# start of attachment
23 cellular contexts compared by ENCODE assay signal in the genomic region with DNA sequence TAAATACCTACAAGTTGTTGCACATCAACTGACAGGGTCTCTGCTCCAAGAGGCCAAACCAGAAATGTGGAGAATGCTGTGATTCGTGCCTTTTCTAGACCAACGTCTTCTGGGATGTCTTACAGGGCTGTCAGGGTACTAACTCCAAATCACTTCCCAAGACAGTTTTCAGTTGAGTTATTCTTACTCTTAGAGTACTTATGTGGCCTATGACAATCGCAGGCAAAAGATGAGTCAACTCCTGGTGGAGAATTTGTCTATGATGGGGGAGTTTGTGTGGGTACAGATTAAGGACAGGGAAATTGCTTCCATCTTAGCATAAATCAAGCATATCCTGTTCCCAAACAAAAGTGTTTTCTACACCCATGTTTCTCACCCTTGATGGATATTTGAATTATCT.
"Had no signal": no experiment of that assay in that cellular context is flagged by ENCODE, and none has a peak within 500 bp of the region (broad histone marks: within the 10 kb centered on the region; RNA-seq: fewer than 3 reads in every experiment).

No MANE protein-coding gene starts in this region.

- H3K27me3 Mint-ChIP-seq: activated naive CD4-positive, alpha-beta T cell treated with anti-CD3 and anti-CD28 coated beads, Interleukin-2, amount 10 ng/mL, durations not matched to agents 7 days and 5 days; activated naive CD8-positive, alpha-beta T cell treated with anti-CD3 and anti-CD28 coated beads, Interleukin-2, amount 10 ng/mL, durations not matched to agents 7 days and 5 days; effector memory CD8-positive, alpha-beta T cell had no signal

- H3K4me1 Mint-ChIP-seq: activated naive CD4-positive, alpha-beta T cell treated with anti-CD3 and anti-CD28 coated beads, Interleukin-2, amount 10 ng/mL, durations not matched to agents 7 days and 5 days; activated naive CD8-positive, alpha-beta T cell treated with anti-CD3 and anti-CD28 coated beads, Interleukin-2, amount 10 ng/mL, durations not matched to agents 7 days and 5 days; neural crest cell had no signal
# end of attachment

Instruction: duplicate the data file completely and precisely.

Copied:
23 cellular contexts compared by ENCODE assay signal in the genomic region with DNA sequence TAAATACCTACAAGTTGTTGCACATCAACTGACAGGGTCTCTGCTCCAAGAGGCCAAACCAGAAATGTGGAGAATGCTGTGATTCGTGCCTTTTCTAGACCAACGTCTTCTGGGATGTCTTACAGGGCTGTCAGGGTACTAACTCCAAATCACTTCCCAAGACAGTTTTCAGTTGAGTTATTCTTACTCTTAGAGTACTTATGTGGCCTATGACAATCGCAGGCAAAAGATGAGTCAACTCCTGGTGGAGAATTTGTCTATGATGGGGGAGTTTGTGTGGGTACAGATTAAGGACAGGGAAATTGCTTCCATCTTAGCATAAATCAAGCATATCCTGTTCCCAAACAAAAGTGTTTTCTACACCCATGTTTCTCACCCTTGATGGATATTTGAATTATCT.
"Had no signal": no experiment of that assay in that cellular context is flagged by ENCODE, and none has a peak within 500 bp of the region (broad histone marks: within the 10 kb centered on the region; RNA-seq: fewer than 3 reads in every experiment).

No MANE protein-coding gene starts in this region.

- H3K27me3 Mint-ChIP-seq: activated naive CD4-positive, alpha-beta T cell treated with anti-CD3 and anti-CD28 coated beads, Interleukin-2, amount 10 ng/mL, durations not matched to agents 7 days and 5 days; activated naive CD8-positive, alpha-beta T cell treated with anti-CD3 and anti-CD28 coated beads, Interleukin-2, amount 10 ng/mL, durations not matched to agents 7 days and 5 days; effector memory CD8-positive, alpha-beta T cell had no signal

- H3K4me1 Mint-ChIP-seq: activated naive CD4-positive, alpha-beta T cell treated with anti-CD3 and anti-CD28 coated beads, Interleukin-2, amount 10 ng/mL, durations not matched to agents 7 days and 5 days; activated naive CD8-positive, alpha-beta T cell treated with anti-CD3 and anti-CD28 coated beads, Interleukin-2, amount 10 ng/mL, durations not matched to agents 7 days and 5 days; neural crest cell had no signal